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New Russian law halts work of many foreign rights units

MOSCOW -- Russia brushed aside US objections yesterday and forced nearly 100 foreign non-governmental organizations, including leading human rights groups, to suspend operations for missing a deadline for reregistration under a tough new law.

Those who had to stop work included Amnesty International and Human Rights Watch, which have been persistent critics of President Vladimir Putin, and some accused the authorities of deliberately keeping them in legal limbo.

Kim Reed, an NGO lawyer who is advising several foreign groups, said that the Federal Registration Service was creating constant delays by insisting on minor changes to documents that the head offices had to prepare from scratch.

``It appears that if you are an organization involved in human rights or democracy activities, then your application gets much harsher scrutiny. Even if you are not sending police and court bailiffs to shut down their office, by not registering them, you are effectively doing that," she said.

Alexander Petrov, deputy head of the Moscow office of U S -based Human Rights Watch, said the group had to stop its research work yesterday, including interviewing rights victims, as well as participation in public events.

He said the organization hoped to resume its activities as soon as possible, but faced a bureaucratic deadline of the end of October to submit plans for 2007.

Putin, who has warned against foreign-financed groups interfering in domestic politics, has been accused of backsliding on democracy and freedom of the press since he took office.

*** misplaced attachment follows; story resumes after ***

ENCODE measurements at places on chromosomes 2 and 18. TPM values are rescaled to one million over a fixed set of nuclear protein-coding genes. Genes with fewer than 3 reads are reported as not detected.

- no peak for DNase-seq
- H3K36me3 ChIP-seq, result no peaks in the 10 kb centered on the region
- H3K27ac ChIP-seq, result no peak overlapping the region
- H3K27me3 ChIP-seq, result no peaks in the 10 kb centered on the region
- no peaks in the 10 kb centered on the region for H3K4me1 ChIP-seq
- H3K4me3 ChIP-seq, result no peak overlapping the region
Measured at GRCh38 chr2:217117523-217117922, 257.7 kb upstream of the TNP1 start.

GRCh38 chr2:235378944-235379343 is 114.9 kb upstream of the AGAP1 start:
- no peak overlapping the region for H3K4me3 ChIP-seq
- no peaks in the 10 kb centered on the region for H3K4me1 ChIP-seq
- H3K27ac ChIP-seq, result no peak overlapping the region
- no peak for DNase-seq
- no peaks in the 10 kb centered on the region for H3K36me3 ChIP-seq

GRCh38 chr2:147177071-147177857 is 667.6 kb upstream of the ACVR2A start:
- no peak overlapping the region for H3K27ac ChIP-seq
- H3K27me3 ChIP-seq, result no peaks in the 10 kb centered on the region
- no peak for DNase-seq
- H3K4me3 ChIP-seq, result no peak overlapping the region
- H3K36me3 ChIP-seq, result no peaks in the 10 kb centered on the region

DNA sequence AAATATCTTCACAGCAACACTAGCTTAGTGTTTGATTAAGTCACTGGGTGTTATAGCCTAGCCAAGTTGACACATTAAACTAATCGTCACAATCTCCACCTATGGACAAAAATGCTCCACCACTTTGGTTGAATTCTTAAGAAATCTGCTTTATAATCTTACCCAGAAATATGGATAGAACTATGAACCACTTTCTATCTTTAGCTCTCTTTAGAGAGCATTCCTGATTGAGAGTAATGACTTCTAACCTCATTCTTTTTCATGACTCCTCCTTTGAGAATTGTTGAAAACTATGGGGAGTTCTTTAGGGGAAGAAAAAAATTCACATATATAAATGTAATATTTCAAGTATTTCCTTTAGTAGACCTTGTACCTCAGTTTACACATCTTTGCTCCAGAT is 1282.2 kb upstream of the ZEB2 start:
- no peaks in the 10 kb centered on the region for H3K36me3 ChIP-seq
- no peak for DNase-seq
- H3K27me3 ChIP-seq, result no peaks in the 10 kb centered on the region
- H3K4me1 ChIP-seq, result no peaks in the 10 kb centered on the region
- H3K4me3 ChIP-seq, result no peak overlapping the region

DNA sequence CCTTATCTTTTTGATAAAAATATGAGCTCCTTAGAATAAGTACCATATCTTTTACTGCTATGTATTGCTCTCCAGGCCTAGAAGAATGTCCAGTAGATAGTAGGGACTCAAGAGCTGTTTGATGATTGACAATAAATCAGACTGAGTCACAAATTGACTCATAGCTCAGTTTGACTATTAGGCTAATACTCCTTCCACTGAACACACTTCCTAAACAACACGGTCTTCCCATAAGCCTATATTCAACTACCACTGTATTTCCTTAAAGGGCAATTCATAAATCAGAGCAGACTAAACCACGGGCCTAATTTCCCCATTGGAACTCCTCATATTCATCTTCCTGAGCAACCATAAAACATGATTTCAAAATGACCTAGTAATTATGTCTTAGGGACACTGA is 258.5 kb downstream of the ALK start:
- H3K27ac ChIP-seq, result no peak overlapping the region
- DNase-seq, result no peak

Western governments have expressed strong concern about the law -- which imposed strict limits on all NGOs but especially Russian ones -- seen as likely to curtail civil freedoms. The State Department on Wednesday urged Russia to speed up the reregistration process and to allow all NGOs to continue operating.

But Justice Ministry official Anatoly Panchenko said authorities were unable to process the registrations of 96 NGOs by the midnight Wednesday deadline, although he promised they would do so as soon as possible.

``We will do our best to process them as quickly as possible so they can resume their work," he said.

He was later quoted by the ITAR-Tass news agency as saying that the number of pending applications had fallen to 93. The Danish Refugee Council, an aid group active in Chechnya that has had uneasy relations with the Russian government, said it was told that its permit would be issued today.

However, medical aid group Medecins Sans Frontieres, or Doctors Without Borders, said it had to halt some of its humanitarian work in Chechnya and a program in Moscow involving homeless children.

The law obliged foreign-based groups to complete the procedure by the deadline or suspend their activities.

The European Union said it had ``repeatedly expressed concern" about the NGO law since its adoption in April.

``We attach paramount importance to the principle of freedom of association and we hope the NGO law will have a positive rather than negative impact," European Commission spokesman Pietro Petrucci said.

An official from the Council of Europe, Europe's leading human rights body, urged the Russian government to issue permits. ``We deeply hope that the authorities will very quickly give registration to organizations such as Amnesty," Annelise Oeschger said.

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